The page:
A month ago today, I started this blog to put my "writing journey" on paper and give the people who know me a peek into the world that I wouldn't have normally shared. Since then, I have introduced you to some of the characters who have become a part of my life over the past several years and posted a few chapters to see what you thought. Also, in this time, I have also shared the frustrations of self-editing, serious rewrites and how this process was enough to toss out all the work that I had put into this book and call it quits. (This is usually until I go back and reread the end, which reminds me of why I started this in the first place.)
Also, in the last month, I have finally gathered enough courage to submit my manuscript to a couple publishing companies to see if it was even something that would be considered and received a response from Dorrance Publishing last week, which I am going to turn down for a few reasons. Despite this, it's good to know that I may have a chance to share my story with people outside of my circle. In the meantime, I will continue working and doing research on the publishing companies that are out there accepting manuscripts from new writers.
So in honor of the one month thing, I am posting yet another chapter for your enjoyment. As always, leave your comments! :o)
On her way to the morgue, she stopped at Wendy's for lunch. Even though the lobby was starting to fill up, she opted to eat inside anyway. She sat down with her food in the corner and read over her notes as she ate until a little after twelve. There was no real rush since the morgue was about five minutes away.
Devyn signed in at the morgue and was taken to the room when Ms. Wheats was in. When she walked in, a wave of nausea hit her instantly, causing her to lean against the wall for support until it passed and the room stopped spinning. Taking a deep breath, she walked up to the table where they had laid the body and lifted the sheet off of the woman’s face and saw that her mouth was still stapled shut. She uncovered more of the body and thought she was going to throw up when she saw the woman’s chest. It looked as if he had dissected her and left her to die.
The door opened behind her and a white man in his mid thirties walked in. He extended his hand to her and introduced himself. “John Walker and you must be Detective Devyn Williams.”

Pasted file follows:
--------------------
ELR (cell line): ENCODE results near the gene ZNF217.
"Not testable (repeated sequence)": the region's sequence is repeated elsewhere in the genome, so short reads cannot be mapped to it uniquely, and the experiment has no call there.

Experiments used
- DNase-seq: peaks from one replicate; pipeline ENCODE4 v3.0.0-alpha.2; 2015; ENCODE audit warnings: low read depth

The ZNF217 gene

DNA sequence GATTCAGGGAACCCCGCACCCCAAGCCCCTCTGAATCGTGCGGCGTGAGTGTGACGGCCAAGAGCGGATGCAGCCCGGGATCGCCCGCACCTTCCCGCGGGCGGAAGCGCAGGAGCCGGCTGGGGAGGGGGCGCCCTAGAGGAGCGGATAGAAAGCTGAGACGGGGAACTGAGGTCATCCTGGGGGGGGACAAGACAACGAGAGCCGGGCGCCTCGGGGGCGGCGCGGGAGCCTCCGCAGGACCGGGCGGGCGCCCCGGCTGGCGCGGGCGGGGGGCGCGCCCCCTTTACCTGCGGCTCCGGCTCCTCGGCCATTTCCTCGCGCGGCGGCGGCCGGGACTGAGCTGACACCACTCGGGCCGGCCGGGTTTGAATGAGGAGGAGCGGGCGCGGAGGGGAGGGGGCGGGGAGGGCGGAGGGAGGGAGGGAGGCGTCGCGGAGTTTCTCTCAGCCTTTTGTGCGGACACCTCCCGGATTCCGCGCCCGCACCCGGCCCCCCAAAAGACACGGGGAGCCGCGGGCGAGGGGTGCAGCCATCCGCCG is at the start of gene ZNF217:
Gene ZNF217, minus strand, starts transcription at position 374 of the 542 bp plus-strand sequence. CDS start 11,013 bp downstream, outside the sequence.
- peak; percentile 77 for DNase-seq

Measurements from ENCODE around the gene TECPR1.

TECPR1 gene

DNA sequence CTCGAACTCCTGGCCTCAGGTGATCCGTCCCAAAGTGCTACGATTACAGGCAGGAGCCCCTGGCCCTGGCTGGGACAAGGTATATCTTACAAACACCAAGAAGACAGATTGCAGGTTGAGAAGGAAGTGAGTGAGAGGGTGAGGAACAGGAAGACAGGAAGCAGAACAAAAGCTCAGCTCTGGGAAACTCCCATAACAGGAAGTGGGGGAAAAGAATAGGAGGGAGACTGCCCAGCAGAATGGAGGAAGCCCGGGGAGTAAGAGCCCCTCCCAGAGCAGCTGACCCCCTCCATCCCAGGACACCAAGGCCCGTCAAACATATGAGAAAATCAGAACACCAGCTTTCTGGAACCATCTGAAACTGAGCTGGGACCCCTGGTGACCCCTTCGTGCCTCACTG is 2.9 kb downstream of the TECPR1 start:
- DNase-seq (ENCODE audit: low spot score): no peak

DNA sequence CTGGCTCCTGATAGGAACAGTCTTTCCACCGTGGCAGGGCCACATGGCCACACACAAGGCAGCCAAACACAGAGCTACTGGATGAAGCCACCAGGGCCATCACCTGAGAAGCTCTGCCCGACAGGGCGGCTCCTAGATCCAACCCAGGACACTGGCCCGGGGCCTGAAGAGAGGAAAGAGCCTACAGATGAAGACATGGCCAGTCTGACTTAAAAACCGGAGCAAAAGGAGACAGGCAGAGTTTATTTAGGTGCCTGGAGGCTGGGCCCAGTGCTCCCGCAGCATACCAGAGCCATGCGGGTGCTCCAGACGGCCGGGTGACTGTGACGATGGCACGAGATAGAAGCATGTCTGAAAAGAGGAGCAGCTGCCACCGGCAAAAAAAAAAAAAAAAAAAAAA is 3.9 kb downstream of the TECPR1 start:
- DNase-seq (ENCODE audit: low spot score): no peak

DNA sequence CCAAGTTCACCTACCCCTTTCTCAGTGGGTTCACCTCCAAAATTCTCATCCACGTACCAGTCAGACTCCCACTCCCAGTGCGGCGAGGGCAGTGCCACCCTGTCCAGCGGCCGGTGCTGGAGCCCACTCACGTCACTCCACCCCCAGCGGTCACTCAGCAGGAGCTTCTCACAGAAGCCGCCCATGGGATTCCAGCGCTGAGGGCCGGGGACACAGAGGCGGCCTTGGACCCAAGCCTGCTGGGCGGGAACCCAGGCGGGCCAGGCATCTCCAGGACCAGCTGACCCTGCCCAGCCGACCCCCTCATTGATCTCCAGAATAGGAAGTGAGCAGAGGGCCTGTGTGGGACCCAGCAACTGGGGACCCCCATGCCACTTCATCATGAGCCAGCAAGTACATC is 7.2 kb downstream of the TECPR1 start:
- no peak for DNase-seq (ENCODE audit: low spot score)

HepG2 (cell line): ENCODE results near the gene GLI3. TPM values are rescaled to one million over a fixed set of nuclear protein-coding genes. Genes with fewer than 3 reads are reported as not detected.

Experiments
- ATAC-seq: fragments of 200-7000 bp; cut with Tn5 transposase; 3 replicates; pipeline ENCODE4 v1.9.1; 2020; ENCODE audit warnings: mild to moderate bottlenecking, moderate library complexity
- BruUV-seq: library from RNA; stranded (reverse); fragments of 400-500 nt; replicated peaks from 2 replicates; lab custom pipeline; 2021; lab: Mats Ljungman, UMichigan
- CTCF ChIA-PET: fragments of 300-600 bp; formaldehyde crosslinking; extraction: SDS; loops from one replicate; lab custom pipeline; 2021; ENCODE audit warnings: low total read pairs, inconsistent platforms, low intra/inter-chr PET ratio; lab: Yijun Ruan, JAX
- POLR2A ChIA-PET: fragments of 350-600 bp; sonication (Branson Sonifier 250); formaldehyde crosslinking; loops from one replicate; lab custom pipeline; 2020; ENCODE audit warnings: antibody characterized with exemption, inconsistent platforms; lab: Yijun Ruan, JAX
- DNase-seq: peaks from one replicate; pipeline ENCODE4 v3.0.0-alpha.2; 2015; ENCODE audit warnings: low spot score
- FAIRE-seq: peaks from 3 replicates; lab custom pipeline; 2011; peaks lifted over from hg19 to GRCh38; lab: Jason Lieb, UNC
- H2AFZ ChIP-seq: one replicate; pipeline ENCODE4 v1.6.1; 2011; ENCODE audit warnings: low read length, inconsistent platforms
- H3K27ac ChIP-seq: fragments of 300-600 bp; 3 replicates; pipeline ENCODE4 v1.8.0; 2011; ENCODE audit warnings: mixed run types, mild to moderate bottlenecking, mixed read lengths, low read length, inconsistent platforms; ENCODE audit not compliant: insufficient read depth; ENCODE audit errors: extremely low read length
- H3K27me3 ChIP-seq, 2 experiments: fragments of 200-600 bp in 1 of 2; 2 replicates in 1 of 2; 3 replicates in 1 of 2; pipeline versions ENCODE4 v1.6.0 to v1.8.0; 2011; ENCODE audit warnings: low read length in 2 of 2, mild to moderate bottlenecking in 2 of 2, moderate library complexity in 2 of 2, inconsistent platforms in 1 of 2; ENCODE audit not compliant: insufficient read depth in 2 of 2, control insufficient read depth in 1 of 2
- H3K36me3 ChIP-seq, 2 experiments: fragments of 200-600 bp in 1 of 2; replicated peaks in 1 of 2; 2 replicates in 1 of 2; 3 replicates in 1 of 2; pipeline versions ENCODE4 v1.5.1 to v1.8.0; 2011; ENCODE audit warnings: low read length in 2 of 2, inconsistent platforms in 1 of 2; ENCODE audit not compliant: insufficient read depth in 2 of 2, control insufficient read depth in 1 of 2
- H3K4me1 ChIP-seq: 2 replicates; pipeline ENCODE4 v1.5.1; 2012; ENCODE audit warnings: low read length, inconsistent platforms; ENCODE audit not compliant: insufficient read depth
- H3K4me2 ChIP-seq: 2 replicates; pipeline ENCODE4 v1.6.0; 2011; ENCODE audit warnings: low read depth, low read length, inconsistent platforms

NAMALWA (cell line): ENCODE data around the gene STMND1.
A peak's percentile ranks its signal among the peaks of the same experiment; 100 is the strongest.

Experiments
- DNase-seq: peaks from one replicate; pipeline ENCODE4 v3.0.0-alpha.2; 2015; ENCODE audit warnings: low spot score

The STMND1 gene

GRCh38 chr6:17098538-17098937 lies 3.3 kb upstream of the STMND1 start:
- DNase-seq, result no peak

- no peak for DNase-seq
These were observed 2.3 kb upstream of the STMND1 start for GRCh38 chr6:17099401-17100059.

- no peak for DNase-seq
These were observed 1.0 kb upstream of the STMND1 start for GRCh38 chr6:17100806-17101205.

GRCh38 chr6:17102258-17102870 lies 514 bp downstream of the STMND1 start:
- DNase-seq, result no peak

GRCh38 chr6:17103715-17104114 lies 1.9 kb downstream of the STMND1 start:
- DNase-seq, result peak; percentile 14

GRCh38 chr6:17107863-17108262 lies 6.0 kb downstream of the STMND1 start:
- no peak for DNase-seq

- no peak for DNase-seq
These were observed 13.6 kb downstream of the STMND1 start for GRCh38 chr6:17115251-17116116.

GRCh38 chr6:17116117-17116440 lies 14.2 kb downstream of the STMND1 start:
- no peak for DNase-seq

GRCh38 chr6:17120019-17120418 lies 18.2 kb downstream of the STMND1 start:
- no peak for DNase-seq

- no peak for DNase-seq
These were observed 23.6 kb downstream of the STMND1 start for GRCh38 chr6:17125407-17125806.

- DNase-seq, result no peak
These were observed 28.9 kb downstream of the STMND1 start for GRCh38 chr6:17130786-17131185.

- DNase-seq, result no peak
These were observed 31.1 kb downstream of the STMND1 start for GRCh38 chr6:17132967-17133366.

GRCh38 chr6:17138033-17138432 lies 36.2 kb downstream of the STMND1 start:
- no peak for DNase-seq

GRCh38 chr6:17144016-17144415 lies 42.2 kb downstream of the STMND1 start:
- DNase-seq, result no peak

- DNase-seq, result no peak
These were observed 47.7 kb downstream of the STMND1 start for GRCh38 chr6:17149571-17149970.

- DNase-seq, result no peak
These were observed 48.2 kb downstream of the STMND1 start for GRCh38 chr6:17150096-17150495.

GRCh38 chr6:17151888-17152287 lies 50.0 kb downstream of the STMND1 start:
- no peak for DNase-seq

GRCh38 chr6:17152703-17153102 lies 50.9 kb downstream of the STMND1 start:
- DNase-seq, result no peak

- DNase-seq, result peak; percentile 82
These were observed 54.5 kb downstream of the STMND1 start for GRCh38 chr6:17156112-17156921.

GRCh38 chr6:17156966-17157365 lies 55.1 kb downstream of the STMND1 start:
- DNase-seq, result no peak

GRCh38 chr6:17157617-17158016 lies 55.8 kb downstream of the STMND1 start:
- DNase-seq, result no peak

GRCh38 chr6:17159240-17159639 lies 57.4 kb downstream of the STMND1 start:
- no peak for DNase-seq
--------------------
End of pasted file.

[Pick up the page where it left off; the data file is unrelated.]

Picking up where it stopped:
“Yes, I am and it’s nice to meet you.”
“You must be new here,” he said, donning a pair of gloves and a lab coat, motioning her to do the same.
“I guess you can say that. I just transferred here from Seattle,” she replied.
“Where are you from, if you don’t mind my asking?”
“I was born and raised right here in Chicago and then after the academy, I worked in Seattle for four and half years.”
“And why would you want to come back here?”
“Because its home,” she replied as she watched him set up.
“That sounds like a good enough reason to me.” He looked down at the dead body and asked,
“So, Thelma, what happened to you?” Slowly, but carefully, Walker removed the staples from her lips, which were still caked with blood. “Thelma, don’t be shy, you can tell me,” Walker said, still talking to the dead woman on the table. He looked up to see the look on Devyn’s face. “Hey, if you dealt with only dead people, you would be just like me,” he said laughing.
Devyn raised her eyebrow and asked, “So what killed her?”
“I would have to say by looking at the rope burns on her wrists and ankles, she was tied down and then cut open. What killed her and the other nine victims was that the main blood artery leading to the heart was severed and when that’s done, not much can be done to help them after that point.”
“Hmm.” This triggered a memory from her past, when her father was murdered. “This was how the other bodies were found, right?” she asked him, although she had already looked over the other photos earlier that morning.
“Yes, it is and if he’s trying to prove a point, he seems to be getting louder,” Walker said with a small penlight in one hand after cocking Ms. Wheats’ head at an angle.
“Why do you say that?”
“Because every mouth Carson staples shut, the closer the staples get and this time, there is something lodged in her throat.”
“What is it?”
“I don’t know. It looks like something rolled up,” he said, shining the light in the dead woman’s throat. He handed Devyn the tweezers and asked if she would do the honors. While he held the light over her head, Devyn carefully pulled a piece of paper that had been stuck in the woman’s throat and unrolled it. It said:
You know who I am.
Now come find me.
No matter how many times John Walker and Devyn read the note, they were still confused, since no one knew who he was. The note was put in an evidence bag as Devyn wrote down a few notes in a pocket notebook. She would spend another hour going over the body with the medical examiner.